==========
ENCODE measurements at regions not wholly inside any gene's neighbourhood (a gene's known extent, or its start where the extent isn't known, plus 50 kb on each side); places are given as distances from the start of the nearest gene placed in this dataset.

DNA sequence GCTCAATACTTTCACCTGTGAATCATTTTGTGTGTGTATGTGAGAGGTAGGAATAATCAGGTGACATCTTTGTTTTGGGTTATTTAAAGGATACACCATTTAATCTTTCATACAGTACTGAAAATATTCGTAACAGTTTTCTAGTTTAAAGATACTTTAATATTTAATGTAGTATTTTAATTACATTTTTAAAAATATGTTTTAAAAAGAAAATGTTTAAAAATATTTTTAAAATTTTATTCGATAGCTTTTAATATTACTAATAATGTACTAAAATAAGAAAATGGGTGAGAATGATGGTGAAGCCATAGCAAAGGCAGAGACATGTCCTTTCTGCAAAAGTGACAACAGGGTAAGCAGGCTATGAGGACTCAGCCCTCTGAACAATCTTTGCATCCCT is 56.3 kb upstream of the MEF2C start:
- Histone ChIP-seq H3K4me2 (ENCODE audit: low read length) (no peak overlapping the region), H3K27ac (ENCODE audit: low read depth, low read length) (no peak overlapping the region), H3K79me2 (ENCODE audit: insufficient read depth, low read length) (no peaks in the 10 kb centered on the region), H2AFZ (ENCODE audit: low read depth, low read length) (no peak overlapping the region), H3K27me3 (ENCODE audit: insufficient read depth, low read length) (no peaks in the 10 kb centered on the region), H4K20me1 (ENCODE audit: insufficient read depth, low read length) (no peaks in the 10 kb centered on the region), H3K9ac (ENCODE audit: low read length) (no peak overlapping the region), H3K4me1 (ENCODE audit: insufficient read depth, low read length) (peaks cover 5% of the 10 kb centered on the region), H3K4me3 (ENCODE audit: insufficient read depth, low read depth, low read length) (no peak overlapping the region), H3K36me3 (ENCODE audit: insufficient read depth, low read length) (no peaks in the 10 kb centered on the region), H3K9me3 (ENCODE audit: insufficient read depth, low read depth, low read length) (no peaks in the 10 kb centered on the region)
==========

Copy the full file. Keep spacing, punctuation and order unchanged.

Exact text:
ENCODE measurements at regions not wholly inside any gene's neighbourhood (a gene's known extent, or its start where the extent isn't known, plus 50 kb on each side); places are given as distances from the start of the nearest gene placed in this dataset.

DNA sequence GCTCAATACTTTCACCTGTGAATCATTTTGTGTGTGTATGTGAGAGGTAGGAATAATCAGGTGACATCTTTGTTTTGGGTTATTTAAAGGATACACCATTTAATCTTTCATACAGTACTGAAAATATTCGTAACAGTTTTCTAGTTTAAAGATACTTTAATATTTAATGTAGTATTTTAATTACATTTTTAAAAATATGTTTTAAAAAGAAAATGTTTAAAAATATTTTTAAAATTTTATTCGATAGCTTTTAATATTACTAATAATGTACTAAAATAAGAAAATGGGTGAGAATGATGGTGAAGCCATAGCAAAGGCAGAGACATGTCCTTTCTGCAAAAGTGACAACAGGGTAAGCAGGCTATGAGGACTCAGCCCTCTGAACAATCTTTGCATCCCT is 56.3 kb upstream of the MEF2C start:
- Histone ChIP-seq H3K4me2 (ENCODE audit: low read length) (no peak overlapping the region), H3K27ac (ENCODE audit: low read depth, low read length) (no peak overlapping the region), H3K79me2 (ENCODE audit: insufficient read depth, low read length) (no peaks in the 10 kb centered on the region), H2AFZ (ENCODE audit: low read depth, low read length) (no peak overlapping the region), H3K27me3 (ENCODE audit: insufficient read depth, low read length) (no peaks in the 10 kb centered on the region), H4K20me1 (ENCODE audit: insufficient read depth, low read length) (no peaks in the 10 kb centered on the region), H3K9ac (ENCODE audit: low read length) (no peak overlapping the region), H3K4me1 (ENCODE audit: insufficient read depth, low read length) (peaks cover 5% of the 10 kb centered on the region), H3K4me3 (ENCODE audit: insufficient read depth, low read depth, low read length) (no peak overlapping the region), H3K36me3 (ENCODE audit: insufficient read depth, low read length) (no peaks in the 10 kb centered on the region), H3K9me3 (ENCODE audit: insufficient read depth, low read depth, low read length) (no peaks in the 10 kb centered on the region)